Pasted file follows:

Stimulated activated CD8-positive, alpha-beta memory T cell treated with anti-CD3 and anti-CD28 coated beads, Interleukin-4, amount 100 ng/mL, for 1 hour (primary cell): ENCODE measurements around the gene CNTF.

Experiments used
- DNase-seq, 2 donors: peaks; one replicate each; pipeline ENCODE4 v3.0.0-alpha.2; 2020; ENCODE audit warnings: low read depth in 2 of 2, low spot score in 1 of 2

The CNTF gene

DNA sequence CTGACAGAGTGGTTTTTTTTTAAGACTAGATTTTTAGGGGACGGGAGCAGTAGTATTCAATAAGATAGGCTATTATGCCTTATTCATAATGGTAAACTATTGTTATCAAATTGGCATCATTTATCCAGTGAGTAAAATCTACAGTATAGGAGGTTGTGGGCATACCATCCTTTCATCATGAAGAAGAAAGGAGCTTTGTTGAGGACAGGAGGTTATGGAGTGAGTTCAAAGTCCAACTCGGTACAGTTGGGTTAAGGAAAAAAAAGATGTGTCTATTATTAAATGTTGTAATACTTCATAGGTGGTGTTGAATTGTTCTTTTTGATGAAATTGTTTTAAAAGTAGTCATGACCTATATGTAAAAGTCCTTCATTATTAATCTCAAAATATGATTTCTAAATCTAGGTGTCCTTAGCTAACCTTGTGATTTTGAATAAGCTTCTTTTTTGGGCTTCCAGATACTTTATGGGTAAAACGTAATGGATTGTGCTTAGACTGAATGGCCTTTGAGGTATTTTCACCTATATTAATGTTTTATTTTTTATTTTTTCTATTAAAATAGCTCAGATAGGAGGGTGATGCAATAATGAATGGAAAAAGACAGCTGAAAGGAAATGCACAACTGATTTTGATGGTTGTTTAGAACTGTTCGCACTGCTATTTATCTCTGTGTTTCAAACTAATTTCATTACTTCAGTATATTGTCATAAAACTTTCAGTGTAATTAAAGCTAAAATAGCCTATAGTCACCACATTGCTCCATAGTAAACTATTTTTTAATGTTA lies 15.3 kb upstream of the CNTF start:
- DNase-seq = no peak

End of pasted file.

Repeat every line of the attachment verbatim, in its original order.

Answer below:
Stimulated activated CD8-positive, alpha-beta memory T cell treated with anti-CD3 and anti-CD28 coated beads, Interleukin-4, amount 100 ng/mL, for 1 hour (primary cell): ENCODE measurements around the gene CNTF.

Experiments used
- DNase-seq, 2 donors: peaks; one replicate each; pipeline ENCODE4 v3.0.0-alpha.2; 2020; ENCODE audit warnings: low read depth in 2 of 2, low spot score in 1 of 2

The CNTF gene

DNA sequence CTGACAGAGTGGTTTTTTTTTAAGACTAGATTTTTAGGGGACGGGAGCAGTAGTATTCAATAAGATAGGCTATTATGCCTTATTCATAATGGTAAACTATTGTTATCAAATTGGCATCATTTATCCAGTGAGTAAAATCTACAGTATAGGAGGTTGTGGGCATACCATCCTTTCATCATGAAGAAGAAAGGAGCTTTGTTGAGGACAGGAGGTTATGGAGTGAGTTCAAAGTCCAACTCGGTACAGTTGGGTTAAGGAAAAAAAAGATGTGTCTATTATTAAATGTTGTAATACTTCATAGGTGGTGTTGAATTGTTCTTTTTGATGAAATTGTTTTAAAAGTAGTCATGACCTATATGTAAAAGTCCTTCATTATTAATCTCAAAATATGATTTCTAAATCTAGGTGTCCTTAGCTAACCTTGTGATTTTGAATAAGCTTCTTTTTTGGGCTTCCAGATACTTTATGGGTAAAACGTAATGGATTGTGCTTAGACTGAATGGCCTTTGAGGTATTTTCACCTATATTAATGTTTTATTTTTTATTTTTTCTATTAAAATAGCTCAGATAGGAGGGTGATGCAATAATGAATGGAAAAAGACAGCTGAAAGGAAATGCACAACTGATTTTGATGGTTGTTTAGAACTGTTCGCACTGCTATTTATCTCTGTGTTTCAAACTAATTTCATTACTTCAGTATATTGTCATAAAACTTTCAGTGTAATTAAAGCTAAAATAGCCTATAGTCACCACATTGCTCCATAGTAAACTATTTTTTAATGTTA lies 15.3 kb upstream of the CNTF start:
- DNase-seq = no peak